What we think | Sales & Business Leader Perspectives

Sales Leader Vimala Sreenivasan shares insights on the valuable impact of coaching


Vimala Sreenivasan

Associate Vice President, SAJK Sales

During coaching sessions, we often have insightful “aha” moments. From your perspective, how many of these moments have remained significant a year or more later?

I have been fortunate to have had coaches for the past 10 years, depending on the stage of my career. Different coaches have played various roles. Some have provided truly “aha” moments, where their impact has stayed with me forever, influencing both my professional and personal life. On the other hand, there are coaches whose insights were forgotten within a week, as the demands of everyday work took precedence. However, there are certain key points that have remained with me, and I am genuinely grateful to my coaches for guiding me towards those realizations.

What are some of the learnings that have stayed with you?

Yeah, I think the first coaching experience I had was many years ago when I was promoted to an integrating manager role. It was a significant transition, moving from managing individual contributors to managing managers. The coach I worked with helped me understand the challenges involved in influencing managers to achieve the desired outcomes. One valuable lesson she imparted was the importance of building trust with the next level managers. To achieve this effectively, it was critical not to take over their work just because it would be faster. Instead, I learned to allow my managers to make mistakes while observing from a distance. It wasn’t always easy, as I knew the right decision from my experience, but allowing them to make mistakes within reasonable limits enabled us to learn and grow together. As I advanced in my career overseeing managers who have their own managers, I have continued to apply this valuable tip, which has proven to be one of the most useful lessons I’ve learned.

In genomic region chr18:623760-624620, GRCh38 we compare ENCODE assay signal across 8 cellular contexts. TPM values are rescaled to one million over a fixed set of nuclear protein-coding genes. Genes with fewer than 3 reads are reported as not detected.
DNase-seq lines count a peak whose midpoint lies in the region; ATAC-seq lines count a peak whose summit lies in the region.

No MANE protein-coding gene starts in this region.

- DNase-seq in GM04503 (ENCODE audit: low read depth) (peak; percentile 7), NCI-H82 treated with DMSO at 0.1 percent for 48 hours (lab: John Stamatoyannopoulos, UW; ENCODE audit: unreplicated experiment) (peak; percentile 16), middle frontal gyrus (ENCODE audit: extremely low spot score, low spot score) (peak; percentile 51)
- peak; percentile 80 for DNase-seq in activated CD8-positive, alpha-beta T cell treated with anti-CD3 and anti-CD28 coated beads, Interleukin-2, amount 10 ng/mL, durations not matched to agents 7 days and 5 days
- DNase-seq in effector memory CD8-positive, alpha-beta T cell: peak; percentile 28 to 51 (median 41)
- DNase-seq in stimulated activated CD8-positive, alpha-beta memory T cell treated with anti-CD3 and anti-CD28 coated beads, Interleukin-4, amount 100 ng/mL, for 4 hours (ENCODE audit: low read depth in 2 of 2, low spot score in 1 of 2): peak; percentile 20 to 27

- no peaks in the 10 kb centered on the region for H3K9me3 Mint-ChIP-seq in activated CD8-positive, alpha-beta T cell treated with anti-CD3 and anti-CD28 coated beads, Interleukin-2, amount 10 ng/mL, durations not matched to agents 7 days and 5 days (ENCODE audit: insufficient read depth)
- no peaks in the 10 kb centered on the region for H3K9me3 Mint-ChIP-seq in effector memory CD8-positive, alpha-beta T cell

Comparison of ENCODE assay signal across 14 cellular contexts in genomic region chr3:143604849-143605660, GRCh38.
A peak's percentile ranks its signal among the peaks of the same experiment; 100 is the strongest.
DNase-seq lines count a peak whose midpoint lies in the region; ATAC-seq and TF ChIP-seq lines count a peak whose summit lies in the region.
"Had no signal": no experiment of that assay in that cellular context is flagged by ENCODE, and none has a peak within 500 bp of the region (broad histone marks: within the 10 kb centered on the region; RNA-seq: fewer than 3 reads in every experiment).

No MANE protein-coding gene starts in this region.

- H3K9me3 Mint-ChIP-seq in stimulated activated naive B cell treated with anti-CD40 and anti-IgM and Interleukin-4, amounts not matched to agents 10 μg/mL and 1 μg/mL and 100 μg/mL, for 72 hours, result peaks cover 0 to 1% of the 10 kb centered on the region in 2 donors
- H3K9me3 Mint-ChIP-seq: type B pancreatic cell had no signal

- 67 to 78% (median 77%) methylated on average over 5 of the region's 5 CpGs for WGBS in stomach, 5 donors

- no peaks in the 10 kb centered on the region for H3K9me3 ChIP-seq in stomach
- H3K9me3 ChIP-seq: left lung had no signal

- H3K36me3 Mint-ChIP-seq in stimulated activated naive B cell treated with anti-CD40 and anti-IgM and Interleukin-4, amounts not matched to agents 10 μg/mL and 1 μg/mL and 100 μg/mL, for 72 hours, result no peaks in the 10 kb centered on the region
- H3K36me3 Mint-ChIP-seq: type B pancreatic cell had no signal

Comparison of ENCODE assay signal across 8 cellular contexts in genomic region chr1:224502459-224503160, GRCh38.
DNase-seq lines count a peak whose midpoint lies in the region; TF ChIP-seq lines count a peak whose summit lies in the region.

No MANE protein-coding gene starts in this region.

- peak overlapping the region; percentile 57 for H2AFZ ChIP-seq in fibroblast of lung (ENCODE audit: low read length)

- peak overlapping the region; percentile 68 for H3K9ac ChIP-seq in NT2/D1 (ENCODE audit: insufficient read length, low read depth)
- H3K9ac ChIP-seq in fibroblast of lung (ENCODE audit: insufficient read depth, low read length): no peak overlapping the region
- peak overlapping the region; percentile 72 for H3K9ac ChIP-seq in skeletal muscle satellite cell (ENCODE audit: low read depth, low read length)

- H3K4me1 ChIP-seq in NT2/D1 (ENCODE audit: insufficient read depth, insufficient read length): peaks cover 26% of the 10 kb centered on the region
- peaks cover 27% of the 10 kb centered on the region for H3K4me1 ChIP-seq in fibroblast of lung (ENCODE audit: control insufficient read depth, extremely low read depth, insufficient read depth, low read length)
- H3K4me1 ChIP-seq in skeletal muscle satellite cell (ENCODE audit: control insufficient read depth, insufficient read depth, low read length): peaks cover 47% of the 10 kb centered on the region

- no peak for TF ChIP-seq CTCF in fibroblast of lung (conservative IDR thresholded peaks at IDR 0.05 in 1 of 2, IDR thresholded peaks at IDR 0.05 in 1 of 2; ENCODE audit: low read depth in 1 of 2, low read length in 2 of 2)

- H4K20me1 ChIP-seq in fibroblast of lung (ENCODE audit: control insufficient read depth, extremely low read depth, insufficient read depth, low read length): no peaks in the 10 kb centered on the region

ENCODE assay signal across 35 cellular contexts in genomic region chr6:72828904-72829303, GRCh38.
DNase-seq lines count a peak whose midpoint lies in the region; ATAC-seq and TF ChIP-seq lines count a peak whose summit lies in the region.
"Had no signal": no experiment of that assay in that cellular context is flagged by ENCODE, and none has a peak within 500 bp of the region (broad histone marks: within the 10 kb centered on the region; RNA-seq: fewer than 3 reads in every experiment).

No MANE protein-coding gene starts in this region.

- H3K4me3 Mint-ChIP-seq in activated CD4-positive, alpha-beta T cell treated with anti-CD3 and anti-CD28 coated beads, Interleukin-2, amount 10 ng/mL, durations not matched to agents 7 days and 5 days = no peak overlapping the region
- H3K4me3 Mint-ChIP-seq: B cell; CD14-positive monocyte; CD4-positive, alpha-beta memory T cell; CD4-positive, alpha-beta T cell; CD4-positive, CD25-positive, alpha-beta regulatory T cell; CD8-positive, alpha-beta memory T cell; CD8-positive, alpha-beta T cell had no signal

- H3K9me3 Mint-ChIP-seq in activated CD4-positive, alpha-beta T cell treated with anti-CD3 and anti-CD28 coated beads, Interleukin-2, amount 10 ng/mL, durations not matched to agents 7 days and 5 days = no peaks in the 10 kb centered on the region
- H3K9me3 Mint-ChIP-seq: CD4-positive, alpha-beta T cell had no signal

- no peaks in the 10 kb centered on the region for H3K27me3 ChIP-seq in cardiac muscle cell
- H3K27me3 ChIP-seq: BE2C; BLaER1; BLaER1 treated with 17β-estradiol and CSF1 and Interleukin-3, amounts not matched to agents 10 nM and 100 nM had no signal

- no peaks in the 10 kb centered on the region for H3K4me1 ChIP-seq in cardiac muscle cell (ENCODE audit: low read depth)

What’s been your experience of moving from awareness and appreciation of coaching to actual application of coaching?

I have had several experiences with coaching, and my first experience made me realize the critical role coaching plays in personal and professional success, especially in organizational development. As a result, one of my mantras with my team is to identify high-potential leaders and ensure they receive coaching. Over the past six years, I have been intentional about this approach. Apart from my own coaching experiences, witnessing the positive impact of coaching reinforced my belief in its value. Finding the right coach with whom one can share good chemistry is essential. I encourage my team to work on their development with their coaches.

Another aspect of coaching that has been valuable to me is the clarity it brings. For example, you have extensively coached me on strategy building. I have absorbed the key points and nuances involved in strategy development, and I incorporate that knowledge when creating strategic plans for my teams. This allows me to use your teachings as a baseline and platform for coaching my own team in alignment with the principles you have imparted.

What’s your experience of translating coaching into business results?

The feeling you experience during coaching should not be mistaken for therapy. While establishing a strong chemistry and trust with your coach is important, coaching within an organization and as a leader of a large team should ultimately yield business outcomes. For example, when it comes to areas like strategy, team building, and change transformation, coaching can be highly beneficial. It is appropriate to set clear objectives with a focus on achieving tangible business outcomes, alongside personal development goals. It is reasonable for an organization to expect such results from coaching engagements.

How can leaders develop a culture of coaching?